opossum01arthursfortunecity

Three years ago I started having problems that prevented me from running. Embarrassing and painful {she whispers, head to the side, hand over mouth} urinary tract problems. Unfortunately, I didn’t know what was causing them, and I didn’t really want to tell anyone about them in order to find out. Two years ago, I started noticing how much more I was swelling up on a monthly basis, and for how much longer. I also developed chronic UTI issues. At that point, I could no longer really bicycle, because the pressure on my intimate parts always hurt, in a way that it never had before and was not tolerable. My husband and I had always made running and bicycling (and to a lesser extent swimming) our date time, so it was a blow to have life whittle me away in this area. Because he wasn’t going to stop spending the time taking care of himself, but now it was time apart instead of time growing closer. One year ago, I began having problems during, shall we say, intimate moments with my beloved. Painful, painful problems. Talk about whittling away couple hood, right?

I had some kind of critter in my belly, and it was consuming my life.

So what did I do about it? Honestly, I mostly denied it and excused it and waited for it to go away. But it never did.

My ob/gyn said it was probably fibroids. Felt like it, with the above-described issues and others too mundane to list. Looked like it on sonogram. He could take out the whole kit and caboodle if I wanted. My choice. Not an emergency. Wouldn’t go away with menopause, whenever that came, but it would be less bad, probably.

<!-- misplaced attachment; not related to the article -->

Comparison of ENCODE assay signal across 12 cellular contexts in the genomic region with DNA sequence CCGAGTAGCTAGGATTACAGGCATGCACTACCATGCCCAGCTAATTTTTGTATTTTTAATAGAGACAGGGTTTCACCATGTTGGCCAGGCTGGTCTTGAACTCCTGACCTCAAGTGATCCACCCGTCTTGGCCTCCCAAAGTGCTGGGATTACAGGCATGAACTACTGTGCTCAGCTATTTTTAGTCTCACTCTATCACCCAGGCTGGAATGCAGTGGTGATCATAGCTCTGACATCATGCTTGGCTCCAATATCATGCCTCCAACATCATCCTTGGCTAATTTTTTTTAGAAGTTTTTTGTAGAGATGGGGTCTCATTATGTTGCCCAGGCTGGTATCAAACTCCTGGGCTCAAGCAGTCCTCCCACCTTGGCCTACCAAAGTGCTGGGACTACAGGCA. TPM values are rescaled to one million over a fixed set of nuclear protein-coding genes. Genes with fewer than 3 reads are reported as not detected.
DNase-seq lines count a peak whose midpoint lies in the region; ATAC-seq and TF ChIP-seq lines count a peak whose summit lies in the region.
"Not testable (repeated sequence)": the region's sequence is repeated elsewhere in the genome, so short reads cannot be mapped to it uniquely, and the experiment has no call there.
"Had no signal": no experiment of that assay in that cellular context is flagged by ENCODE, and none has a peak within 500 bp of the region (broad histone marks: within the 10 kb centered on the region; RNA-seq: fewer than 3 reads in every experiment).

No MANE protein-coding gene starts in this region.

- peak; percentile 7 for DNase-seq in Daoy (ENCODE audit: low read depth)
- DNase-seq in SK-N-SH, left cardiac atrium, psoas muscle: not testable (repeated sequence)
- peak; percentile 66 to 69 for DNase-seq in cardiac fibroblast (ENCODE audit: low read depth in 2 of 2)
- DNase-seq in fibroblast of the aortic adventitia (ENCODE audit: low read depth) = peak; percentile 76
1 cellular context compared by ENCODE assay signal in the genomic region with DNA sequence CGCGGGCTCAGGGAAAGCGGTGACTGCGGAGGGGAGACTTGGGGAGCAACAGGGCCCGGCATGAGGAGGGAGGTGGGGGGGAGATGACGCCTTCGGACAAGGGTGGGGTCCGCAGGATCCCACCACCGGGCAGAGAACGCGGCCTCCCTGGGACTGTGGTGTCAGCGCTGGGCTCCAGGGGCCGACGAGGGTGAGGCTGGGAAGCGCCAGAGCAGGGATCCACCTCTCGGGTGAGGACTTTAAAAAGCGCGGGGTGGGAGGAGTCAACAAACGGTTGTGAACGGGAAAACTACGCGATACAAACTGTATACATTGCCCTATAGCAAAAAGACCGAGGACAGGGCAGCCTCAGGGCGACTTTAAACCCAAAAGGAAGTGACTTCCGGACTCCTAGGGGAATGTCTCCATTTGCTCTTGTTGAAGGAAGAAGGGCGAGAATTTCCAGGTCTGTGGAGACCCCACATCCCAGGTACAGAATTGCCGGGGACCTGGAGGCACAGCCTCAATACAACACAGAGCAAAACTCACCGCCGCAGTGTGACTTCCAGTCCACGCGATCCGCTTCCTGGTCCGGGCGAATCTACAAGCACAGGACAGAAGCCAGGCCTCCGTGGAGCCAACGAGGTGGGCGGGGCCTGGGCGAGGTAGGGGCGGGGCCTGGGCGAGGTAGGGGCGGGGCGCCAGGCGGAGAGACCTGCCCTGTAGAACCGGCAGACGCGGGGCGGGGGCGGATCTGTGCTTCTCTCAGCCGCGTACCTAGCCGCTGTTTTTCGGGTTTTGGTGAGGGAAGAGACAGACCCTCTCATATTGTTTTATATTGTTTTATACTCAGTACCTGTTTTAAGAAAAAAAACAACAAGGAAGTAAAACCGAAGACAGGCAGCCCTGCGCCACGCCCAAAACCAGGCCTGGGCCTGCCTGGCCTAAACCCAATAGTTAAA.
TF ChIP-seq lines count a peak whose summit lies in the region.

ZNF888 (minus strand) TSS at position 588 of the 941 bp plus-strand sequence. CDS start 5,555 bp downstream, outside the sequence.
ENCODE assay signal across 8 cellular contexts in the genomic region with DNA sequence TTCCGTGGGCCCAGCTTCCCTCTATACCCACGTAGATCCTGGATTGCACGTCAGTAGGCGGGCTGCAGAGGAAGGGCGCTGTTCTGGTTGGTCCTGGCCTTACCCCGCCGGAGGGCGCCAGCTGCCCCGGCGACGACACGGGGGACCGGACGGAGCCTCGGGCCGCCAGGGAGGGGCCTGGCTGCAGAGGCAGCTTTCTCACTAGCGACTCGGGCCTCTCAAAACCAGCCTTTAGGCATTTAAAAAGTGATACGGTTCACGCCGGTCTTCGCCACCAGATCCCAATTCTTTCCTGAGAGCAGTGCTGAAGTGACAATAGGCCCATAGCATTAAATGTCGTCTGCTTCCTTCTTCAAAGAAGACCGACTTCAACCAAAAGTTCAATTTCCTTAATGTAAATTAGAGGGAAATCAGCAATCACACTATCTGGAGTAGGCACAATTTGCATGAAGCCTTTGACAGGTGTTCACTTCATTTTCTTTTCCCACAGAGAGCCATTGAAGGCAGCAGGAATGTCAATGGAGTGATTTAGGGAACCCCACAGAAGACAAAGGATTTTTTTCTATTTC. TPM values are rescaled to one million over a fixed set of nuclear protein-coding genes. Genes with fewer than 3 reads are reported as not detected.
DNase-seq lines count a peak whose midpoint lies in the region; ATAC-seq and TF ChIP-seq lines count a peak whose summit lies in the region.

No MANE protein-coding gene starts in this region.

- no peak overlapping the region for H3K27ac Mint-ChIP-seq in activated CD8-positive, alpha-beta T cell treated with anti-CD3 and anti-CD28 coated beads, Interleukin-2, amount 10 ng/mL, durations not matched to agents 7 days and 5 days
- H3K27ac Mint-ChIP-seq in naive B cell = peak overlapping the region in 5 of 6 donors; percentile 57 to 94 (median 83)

I decided in a surge of bravado that I would maybe have it alllll removed, when I got back from the 2014 summer book tour. As soon as I reached this momentous decision and returned, though, Susanne got very sick. So I put it off. Then I put it off again to go to Bora Bora for our anniversary (with a lot of Azo in my suitcase). Then I put it off again because it hadn’t killed me to put it off before, and my husband needed support for a heavy travel, high stress, big work hours period with his job. Then it got so bad that for several months in a row, I was nearly incapacitated for two weeks. The swelling was unreal, but it barely went down during the “good” weeks, and I was just so tired. I felt awful. I normally walk (not run anymore, mind you, because that ended three years ago over urinary tract pain and other related issues) five miles a day with my little sweetie Petey, but there was at least a week each month where we didn’t make it one painful mile.

Not a critter. A monster.

Crazy, right? To let it go so long. How could it be so easy to let myself feel so bad, when I knew there was a solution? I can’t explain it completely. I do hate surgery. I do hate interruptions to my schedule and productivity. But it was something more. I hated the idea of taking out the very thing that made me female. The baby oven. The place that my bratty kids had resided for nine and eight months, respectively. The thing that filled the special space where it was supposed to be, that, if removed, would leave a hole, emotionally, that I didn’t know how to fill. It’s not like I thought I’d have another child at forty-eight. God forbid that I should have another child, at any age! Between us, Eric and I raised five, and we think that’s plenty. It was just that the thought that I was choosing to say it was completely over, that this chapter in my life was complete, and that I would move into the next chapter whether I wanted to or not. Not the final one yet, but closer to final. And I would do so feeling less, well, womanly, even if it was nuts to feel that way, even if that was my own psychoses and no one else’s. Even if I didn’t have cancer and wasn’t losing my breasts, too, and needed to woman-up and just deal with the problem.